Some Plants Are For Eating
April 22, 2016 11 Comments
Happy Earth Day! Before I get to my main topic, I’ve got some special offers to tell you about…
- First, instead of buying anything, check out the beautiful photographs in the Capture Conservation photo contest sponsored by the Student Conservation Association!
- UPDATE: The sale on PlanetBox stainless steel lunchboxes has ended, but check out our review of PlanetBox–Nicholas is now finishing fifth grade and still using the same PlanetBox he got at the beginning of kindergarten!
- Grove Collaborative is having a one-day sale on 42 different Earth-friendly cleaning and hygiene products. UPDATE: The sale is over, but if you’re new to Grove (formerly ePantry), you still can start your order here to get an additional $10 discount, and I’ll also get a bonus! Here’s my article explaining what Grove Collaborative is all about, with reviews of many of the fine products they carry.
- GreenLine Paper Company will donate ALL profits from today’s orders for paper products toward the planting of trees. UPDATE: That special is over, but still, check out their wide selection of office paper, household paper products, and janitorial paper products. Buy by the case and save! (If you live in Pennsylvania, like I do, or nearby, note that GreenLine is in York, PA, so the shipping distance is short–better for the environment than shipping a long distance.)
As spring settles in and you begin to spend more time outdoors, you may have access to some edible plants. It’s fun to graze on fresh food that happens to be growing right there in your yard! But if there’s a young child with you, doesn’t that set a bad example? You don’t want the kid to think that we can just grab parts off of random plants and eat them–he might eat some nightshade berries or poison ivy and get sick or poisoned or itchy!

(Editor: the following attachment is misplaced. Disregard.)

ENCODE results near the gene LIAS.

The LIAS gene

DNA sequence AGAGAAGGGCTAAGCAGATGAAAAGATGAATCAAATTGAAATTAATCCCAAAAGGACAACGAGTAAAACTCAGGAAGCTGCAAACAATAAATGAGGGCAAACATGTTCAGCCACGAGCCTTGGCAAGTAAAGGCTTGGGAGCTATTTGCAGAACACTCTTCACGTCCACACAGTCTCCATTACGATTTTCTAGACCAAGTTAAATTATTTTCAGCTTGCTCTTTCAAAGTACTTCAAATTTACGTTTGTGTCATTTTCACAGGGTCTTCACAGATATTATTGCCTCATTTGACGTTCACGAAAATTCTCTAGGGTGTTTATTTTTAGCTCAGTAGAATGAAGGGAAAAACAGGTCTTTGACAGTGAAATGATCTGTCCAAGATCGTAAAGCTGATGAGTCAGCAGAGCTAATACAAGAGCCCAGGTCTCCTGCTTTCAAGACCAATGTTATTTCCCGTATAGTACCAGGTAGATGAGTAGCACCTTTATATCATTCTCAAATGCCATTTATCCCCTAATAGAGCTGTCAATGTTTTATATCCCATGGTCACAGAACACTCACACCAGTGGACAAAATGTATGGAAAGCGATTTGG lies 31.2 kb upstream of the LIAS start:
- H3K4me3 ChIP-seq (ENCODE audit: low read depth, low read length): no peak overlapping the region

Here’s my daughter Lydia on her first birthday, last spring. Our yard was at just about the stage it is now, with spearmint poking up through the mulch of autumn leaves as the tulips, lilacs, and dandelions are blooming. Lydia was very interested in all the new, colorful things, and once she had seen me break off some mint leaves and eat them, she wanted to do that, too!
I was surprised how easy it was to teach her that some plants are For Eating while other plants are Not For Eating. In our yard, spearmint, chives, sourgrass (yellow oxalis/wood sorrel), dill, and purslane come up every year. Lydia was very pleased with the mint and chives, which are abundant, and within a month was showing us that she recognized “mihtt” and “hifes” as she named them while picking them. She was rarely incorrect in her identifications, even at first. Apparently recognizing a particular leaf shape is not so difficult a skill as we might think.
Being able to recognize some plants that are For Eating didn’t stop her from wanting to experiment with others, though! We did have to watch her carefully and redirect her many times. It’s a lot like learning to stay out of the street–which has required surprisingly fewer reminders than I expected, actually.